(Hat tip to BoingBoing)
Scott Lilienfeld and Steven Jay Lynn have a great paper in the most recent Perspectives on Psychological Science: “You’ll Never Guess Who Wrote That 78 Surprising Authors of Psychological Publications.” From the abstract:
One can find psychological authors in the most unexpected places. We present a capsule summary of scholarly publications of psychological interest authored or coauthored by 78 surprising individuals, most of whom are celebrities or relatives of celebrities, historical figures, or people who have otherwise achieved visibility in academic circles, politics, religion, art, and diverse realms of popular culture. Still other publications are authored by individuals who are far better known for their contributions to popular than to academic psychology.
Here’s my favorite entry:
Natalie Portman (1981– )
Baird, A. A., Kagan, J., Gaudette, T., Walz, K. A., Hershlag, N., & Boas, D. A. (2002). Frontal lobe activation during object permanence: Data from near-infrared spectroscopy. NeuroImage, 16, 1120–1126.
Academy-Award-winning American actress Natalie Hershlag, who later adopted the stage name of Natalie Portman, was a psychology major at Harvard University when she coauthored this article with several prominent researchers, including psychologist Jerome Kagan, on brain imaging correlates of the development of object permanence in humans. The authors reported that prefrontal cortical activity is related to the emergence of object permanence.
Who knew that Natalie Portman was a developmental psychologist!
It turns out that you can buy silicone substitutes for pizza dough to practice dough tossing. You can purchase this product at throwdough.com.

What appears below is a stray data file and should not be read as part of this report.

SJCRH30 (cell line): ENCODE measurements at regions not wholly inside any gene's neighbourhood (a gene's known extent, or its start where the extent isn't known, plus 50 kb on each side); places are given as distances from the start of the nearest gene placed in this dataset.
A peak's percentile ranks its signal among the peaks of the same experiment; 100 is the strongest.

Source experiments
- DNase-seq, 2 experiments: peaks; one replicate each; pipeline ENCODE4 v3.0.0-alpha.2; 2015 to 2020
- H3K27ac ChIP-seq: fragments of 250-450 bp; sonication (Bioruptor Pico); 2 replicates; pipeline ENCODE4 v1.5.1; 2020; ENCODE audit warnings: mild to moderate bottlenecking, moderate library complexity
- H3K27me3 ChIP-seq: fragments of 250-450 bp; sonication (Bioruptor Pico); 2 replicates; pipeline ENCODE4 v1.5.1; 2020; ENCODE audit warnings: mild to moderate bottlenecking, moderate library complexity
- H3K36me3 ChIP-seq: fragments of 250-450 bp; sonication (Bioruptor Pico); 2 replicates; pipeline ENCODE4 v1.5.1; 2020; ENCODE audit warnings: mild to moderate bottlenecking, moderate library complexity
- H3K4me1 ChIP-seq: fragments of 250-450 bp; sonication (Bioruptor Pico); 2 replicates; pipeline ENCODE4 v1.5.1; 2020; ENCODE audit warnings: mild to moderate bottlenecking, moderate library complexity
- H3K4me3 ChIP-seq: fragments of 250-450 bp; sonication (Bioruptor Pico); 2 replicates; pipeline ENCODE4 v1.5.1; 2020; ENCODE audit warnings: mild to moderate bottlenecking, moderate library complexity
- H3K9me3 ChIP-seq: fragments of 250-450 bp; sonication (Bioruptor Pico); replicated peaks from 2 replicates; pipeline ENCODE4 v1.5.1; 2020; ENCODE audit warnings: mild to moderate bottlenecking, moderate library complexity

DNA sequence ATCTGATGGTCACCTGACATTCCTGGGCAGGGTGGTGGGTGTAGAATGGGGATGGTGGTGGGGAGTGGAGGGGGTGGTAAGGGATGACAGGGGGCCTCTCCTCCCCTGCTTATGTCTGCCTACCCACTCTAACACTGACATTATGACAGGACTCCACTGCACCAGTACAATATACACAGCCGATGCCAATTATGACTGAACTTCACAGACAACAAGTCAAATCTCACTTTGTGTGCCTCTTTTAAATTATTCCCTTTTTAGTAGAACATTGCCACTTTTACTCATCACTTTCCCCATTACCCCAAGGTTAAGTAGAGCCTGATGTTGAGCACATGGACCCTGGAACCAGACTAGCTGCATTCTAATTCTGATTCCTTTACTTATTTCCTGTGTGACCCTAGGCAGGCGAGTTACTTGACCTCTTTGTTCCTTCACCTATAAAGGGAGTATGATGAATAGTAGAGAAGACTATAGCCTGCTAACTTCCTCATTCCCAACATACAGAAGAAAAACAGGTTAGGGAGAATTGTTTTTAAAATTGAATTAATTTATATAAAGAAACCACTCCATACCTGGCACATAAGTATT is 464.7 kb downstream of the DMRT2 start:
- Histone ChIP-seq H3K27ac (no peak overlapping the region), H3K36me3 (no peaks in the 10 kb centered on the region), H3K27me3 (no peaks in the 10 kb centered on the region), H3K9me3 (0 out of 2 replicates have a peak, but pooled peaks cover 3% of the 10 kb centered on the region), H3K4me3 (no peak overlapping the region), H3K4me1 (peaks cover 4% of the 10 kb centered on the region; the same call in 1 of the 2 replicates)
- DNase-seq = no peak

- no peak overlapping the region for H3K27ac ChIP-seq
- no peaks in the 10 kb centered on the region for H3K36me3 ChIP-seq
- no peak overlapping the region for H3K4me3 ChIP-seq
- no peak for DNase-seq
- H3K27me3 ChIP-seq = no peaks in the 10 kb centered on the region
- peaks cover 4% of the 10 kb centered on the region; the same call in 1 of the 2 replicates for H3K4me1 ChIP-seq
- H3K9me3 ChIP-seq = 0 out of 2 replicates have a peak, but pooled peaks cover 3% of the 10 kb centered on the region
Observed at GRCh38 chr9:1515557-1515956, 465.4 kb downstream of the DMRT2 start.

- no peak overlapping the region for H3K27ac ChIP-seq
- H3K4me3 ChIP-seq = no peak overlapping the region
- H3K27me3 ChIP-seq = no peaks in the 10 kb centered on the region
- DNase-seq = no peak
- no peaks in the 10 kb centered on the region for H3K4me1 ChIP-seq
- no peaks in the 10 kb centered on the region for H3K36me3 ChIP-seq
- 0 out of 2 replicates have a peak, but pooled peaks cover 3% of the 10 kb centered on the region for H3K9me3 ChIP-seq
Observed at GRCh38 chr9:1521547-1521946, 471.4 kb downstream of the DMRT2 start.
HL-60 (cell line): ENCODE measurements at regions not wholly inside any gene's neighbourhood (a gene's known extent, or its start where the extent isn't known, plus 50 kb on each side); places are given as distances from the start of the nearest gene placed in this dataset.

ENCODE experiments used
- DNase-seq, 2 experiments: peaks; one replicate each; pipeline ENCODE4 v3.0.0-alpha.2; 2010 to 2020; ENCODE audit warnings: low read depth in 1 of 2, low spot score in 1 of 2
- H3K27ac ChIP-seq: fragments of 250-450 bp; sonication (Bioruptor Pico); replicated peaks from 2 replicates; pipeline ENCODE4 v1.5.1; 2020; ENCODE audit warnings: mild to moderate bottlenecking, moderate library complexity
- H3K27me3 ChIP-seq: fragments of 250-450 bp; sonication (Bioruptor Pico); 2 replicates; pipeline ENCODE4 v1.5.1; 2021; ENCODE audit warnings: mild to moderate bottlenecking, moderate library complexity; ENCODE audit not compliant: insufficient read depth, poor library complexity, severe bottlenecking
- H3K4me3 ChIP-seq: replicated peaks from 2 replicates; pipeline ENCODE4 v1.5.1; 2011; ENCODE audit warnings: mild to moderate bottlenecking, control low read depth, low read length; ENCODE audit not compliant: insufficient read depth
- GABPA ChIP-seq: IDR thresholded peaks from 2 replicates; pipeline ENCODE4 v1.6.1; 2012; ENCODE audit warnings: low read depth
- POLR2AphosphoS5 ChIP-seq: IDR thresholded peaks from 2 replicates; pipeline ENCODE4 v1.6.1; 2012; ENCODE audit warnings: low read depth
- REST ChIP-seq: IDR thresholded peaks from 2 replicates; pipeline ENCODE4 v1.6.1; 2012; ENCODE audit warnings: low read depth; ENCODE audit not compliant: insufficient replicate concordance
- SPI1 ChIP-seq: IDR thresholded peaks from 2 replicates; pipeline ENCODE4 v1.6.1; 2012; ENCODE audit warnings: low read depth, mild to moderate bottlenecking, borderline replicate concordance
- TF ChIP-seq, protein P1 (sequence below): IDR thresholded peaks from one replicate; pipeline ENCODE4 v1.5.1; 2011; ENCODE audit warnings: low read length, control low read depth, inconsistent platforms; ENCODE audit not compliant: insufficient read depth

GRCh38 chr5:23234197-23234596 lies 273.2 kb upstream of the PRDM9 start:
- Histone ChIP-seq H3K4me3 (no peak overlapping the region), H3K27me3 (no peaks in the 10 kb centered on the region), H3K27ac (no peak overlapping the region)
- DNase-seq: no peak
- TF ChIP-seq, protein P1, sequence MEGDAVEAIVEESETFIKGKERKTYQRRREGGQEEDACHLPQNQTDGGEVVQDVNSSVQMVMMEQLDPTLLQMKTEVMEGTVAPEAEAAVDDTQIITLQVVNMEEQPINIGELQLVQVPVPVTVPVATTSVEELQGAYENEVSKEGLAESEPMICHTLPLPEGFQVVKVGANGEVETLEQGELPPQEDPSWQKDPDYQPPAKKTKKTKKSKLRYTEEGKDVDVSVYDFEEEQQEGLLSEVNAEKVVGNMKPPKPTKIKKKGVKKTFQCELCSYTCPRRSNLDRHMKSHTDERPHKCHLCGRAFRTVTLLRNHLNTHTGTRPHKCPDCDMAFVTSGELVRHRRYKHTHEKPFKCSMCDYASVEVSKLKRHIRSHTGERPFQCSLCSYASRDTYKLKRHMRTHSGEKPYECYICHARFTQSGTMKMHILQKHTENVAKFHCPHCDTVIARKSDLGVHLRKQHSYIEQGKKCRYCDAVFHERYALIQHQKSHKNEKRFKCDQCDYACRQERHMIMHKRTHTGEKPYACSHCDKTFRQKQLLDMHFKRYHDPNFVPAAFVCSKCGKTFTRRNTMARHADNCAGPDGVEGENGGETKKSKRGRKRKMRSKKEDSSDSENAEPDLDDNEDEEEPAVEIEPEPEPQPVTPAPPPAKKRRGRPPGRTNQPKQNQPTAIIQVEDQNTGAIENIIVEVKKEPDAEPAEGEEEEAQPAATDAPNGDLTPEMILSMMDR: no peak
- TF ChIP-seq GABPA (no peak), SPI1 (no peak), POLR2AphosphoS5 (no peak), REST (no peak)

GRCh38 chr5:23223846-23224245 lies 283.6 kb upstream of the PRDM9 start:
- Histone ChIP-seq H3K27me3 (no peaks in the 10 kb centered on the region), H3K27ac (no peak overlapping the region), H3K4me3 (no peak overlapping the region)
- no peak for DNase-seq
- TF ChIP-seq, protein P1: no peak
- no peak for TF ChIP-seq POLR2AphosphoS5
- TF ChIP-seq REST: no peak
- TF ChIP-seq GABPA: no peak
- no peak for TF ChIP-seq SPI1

People sometimes remark “my parents let me do x and I turned out OK.” While comments like these often cause heads to nod in agreement, I always think, of course you say that, the ones who didn’t turn out OK aren’t here to tell their stories. Along these lines here is a useful video about survival bias and success advice:
There were many good presentations at APS this year, but by far the best was the three hour workshop I attended on JASP and Bayesian analysis run by Eric-Jan Wagenmakers. This led me to look up some of his writings including this great paper: “Bayesian Benefits for the Pragmatic Researcher.”
As way of illustration, the paper test the South Park Hypothesis: the contention that there is no correlation between the box office success and the quality of Adam Sandler movies. Quality is operationalized as freshness rating at Rottentomatoes.com.
It is called the South Park hypothesis from this bit of dialog:
“Producer: Watch this. A.W.E.S.O.M-O, given the current trends of the movie going public, can you come up with an idea for a movie that will break $100 million box office?
Cartman: [as A.W.E.S.O.M.-O] Um… Okay, how about this: Adam Sandler is like in love with some girl. But it turns out that the girl is actually a golden retriever or something.
Mitch: Oh! Perfect!
Executive: We’ll call it “Puppy Love”.
Mitch: Give us another movie idea, A.W.E.S.O.M.-O.
Cartman: Um… How about this: Adam Sandler inherits like, a billion dollars, but first he has to become a boxer or something.
Mitch: “Punch Drunk Billionaire”.”
I was reading the most recent issue of AARP magazine (yes, I’m that old) and came across these words on page 10:
“HE STARRED IN The Wire, Treme and Selma, but channeling Supreme Court Justice Clarence Thomas (…)
No big deal until I came to page 11 where I read:
“Cheadle Channels Miles Davis”
On the same page:
“Michael Shanon channels the King.”
On page 63:
“Spacek channels Lynn,”
This raises a question (besides doesn’t the editor actually read this thing?): When did acting become “channeling?”
Apparently some people take this very seriously: